Everybody has a toilet, and that means that at some point or another, you might need to clean out your toilet tank, the bowl, the pipes below, and everything in between too. Something that you may be tempted to do is to put drain cleaner in the toilet tank to help clean it and loosen things up a bit. However, in most cases this is actually a big mistake.
Let’s figure out whether or not you can put drain cleaner in a toilet tank, and if so, what types are acceptable.
Can You Put Drain Cleaner in a Toilet Tank?
First and foremost, the vast majority of chemically based drain cleaners are not suitable for use with toilets in any way. Things like Drano and Liquid Plumber are not good for your toilets, for the pipes below, or for septic systems either. So, why is this the case? Well, there are actually a few different reasons why your average toilet cleaner should in no case be used in a toilet.
For one, chemical drain cleaners are very abrasive and often corrosive too. They are not good for the porcelain and the lining of your toilet tank, as well as the bowl too. With a few uses, you may actually end up stripping that lining and seriously damaging the interior of your toilet, permanently so.
There’s more to it than that, because chemical drain cleaners may also cause serious damage to your plumbing. Many chemical drain cleaners create a lot of heat and oxygen, and if worst comes to worst, this may actually lead to a burst pipe or a cracked toilet tank. The other reason why chemical drain cleaners should not be used with toilets is because if you happen to have a septic system, that drain cleaner will kill all of the beneficial bacteria in the septic tank, and that’s no good either.
This brings us to our next point, which is about a specific type of drain cleaner that you can actually use in toilets, enzymatic drain cleaners.
Enzymatic or bacterial drain cleaners are ones that use special enzymes and bacteria, living organisms, which have the power to eat through clogs, loosen things up, and do a bit of cleaning too, all without causing damage to your toilet or your septic system. These enzymatic drain cleaners are also much better for the environment than those chemical-laden drain cleaners.
How to Clean Toilet with Drain Cleaner
If you are using an enzymatic drain cleaner, the only issue is that these do not work instantly, not nearly as fast as chemical drain cleaners, so you will need to exercise some patience. All you need to do to clean a toilet with an enzymatic drain cleaner is to buy the product of choice, put about two-thirds of it into the toilet tank, and the other third into the toilet bowl.
These take several hours to work, so this is best done at the end of the day, so you can let it soak overnight. Once you have let it soak, if you want, you can always take a cloth or a soft sponge and give the inside of the toilet tank a little scrubbing, and then use the toilet brush on the inside of the toilet.
Once that is done, you can then flush the toilet.
4 Alternatives to Putting Drain Cleaner in a Toilet Tank
In case you for whatever reason do not want to use an enzymatic drain cleaner on your toilet, there are other solutions to consider. Let’s take a look at the best alternatives to putting drain cleaner in a toilet tank.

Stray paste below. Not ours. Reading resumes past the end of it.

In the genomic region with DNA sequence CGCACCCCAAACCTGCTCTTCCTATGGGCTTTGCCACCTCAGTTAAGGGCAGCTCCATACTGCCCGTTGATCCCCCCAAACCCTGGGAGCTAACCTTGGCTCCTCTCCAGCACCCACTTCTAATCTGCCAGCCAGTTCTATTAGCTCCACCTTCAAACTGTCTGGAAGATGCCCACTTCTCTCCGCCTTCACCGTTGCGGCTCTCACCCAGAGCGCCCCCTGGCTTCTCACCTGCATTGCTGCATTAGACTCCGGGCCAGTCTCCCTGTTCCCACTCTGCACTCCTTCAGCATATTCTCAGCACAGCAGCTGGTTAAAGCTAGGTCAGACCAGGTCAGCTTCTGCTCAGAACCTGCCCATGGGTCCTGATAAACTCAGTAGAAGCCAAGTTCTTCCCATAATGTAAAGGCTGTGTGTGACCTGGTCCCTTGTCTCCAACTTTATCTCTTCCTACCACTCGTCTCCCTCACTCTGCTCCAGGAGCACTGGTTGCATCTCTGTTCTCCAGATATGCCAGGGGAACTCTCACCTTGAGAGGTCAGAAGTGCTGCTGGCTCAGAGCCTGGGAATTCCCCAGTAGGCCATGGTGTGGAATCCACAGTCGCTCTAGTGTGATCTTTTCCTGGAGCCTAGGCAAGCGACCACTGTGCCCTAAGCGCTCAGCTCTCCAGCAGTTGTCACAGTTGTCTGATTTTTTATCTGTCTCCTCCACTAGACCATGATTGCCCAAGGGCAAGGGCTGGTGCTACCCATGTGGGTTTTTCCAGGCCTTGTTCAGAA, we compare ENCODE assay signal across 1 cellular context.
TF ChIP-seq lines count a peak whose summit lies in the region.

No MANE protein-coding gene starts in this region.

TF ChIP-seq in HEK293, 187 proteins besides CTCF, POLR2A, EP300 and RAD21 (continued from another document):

1. Baking Soda
One of the best alternatives here is to use baking soda. The reason why baking soda makes for a great alternative is that it has the ability to dissolve a variety of organic compounds. It has the ability to take care of things like grease, dirt, and much more. Moreover, baking soda, because it is a powder, also provides you with some very gentle abrasiveness for cleaning. It can clean without scratching the inside of your toilet tank.
All you have to do is to pour a couple of tablespoons of baking soda into the toilet tank, and another one in the bowl, and then let it soak for a few hours. You can then use any other cleaning utensils to do a bit of wiping and scrubbing.
Another good alternative to using drain cleaner is vinegar. It doesn’t just taste good but makes for a great disinfectant and cleaner too. It has the ability to kill mold and bacteria, which is a big bonus, plus it can also dissolve things like dirt, mineral deposits, grease, and more.
It’s a rather perfect thing to use for cleaning toilets. Just like with drain cleaner or baking soda, just pour a healthy amount into the toilet tank, and a bit more into the bowl, and let it soak for a few hours. You can then do some gentle rubbing and scrubbing, and then give the toilet a flush.
3. Mix of the Two
If the first two options aren’t powerful enough for you, then you can always try mixing the two together. Besides the individual cleaning and disinfecting capabilities of baking soda and vinegar, when the two are mixed together, they form a strong chemical reaction that creates a ton of oxygen. Oxygen helps to clean your toilet tank by loosening up anything that is stuck on it.
Just pour a few tablespoons of baking soda into the toilet tank, and then slowly pour in some vinegar. You will quickly see that foaming reaction occurring. Let this soak for a few hours before using a rag or sponge to finish things off.
As you can see, when it comes to cleaning your toilet tank and loosening up stuck on grime, grease, and more, there are plenty of options to go with. Enzymatic drain cleaner works best, but there are other options too.